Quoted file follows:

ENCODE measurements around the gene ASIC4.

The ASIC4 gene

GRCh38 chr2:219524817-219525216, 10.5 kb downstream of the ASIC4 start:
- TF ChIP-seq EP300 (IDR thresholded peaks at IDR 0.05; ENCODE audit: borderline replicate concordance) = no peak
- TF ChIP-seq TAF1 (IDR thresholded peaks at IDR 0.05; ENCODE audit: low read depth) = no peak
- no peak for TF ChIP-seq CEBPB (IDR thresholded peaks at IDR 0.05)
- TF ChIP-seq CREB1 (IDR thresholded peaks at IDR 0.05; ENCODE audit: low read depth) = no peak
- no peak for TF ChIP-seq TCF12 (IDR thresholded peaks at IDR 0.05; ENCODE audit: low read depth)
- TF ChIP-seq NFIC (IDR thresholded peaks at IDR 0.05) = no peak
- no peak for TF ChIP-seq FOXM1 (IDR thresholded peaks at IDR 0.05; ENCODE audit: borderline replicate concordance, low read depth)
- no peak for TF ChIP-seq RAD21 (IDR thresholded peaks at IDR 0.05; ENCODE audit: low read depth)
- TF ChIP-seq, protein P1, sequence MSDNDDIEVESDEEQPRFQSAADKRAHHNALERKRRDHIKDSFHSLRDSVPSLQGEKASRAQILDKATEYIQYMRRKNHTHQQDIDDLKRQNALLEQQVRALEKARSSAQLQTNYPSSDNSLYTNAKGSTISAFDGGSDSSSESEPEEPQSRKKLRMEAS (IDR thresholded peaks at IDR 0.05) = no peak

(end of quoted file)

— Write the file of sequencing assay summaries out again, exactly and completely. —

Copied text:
ENCODE measurements around the gene ASIC4.

The ASIC4 gene

GRCh38 chr2:219524817-219525216, 10.5 kb downstream of the ASIC4 start:
- TF ChIP-seq EP300 (IDR thresholded peaks at IDR 0.05; ENCODE audit: borderline replicate concordance) = no peak
- TF ChIP-seq TAF1 (IDR thresholded peaks at IDR 0.05; ENCODE audit: low read depth) = no peak
- no peak for TF ChIP-seq CEBPB (IDR thresholded peaks at IDR 0.05)
- TF ChIP-seq CREB1 (IDR thresholded peaks at IDR 0.05; ENCODE audit: low read depth) = no peak
- no peak for TF ChIP-seq TCF12 (IDR thresholded peaks at IDR 0.05; ENCODE audit: low read depth)
- TF ChIP-seq NFIC (IDR thresholded peaks at IDR 0.05) = no peak
- no peak for TF ChIP-seq FOXM1 (IDR thresholded peaks at IDR 0.05; ENCODE audit: borderline replicate concordance, low read depth)
- no peak for TF ChIP-seq RAD21 (IDR thresholded peaks at IDR 0.05; ENCODE audit: low read depth)
- TF ChIP-seq, protein P1, sequence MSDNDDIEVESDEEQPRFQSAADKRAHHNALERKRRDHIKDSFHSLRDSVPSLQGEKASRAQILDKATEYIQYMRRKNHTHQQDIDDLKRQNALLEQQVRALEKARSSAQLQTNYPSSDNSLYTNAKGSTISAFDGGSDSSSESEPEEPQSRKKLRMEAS (IDR thresholded peaks at IDR 0.05) = no peak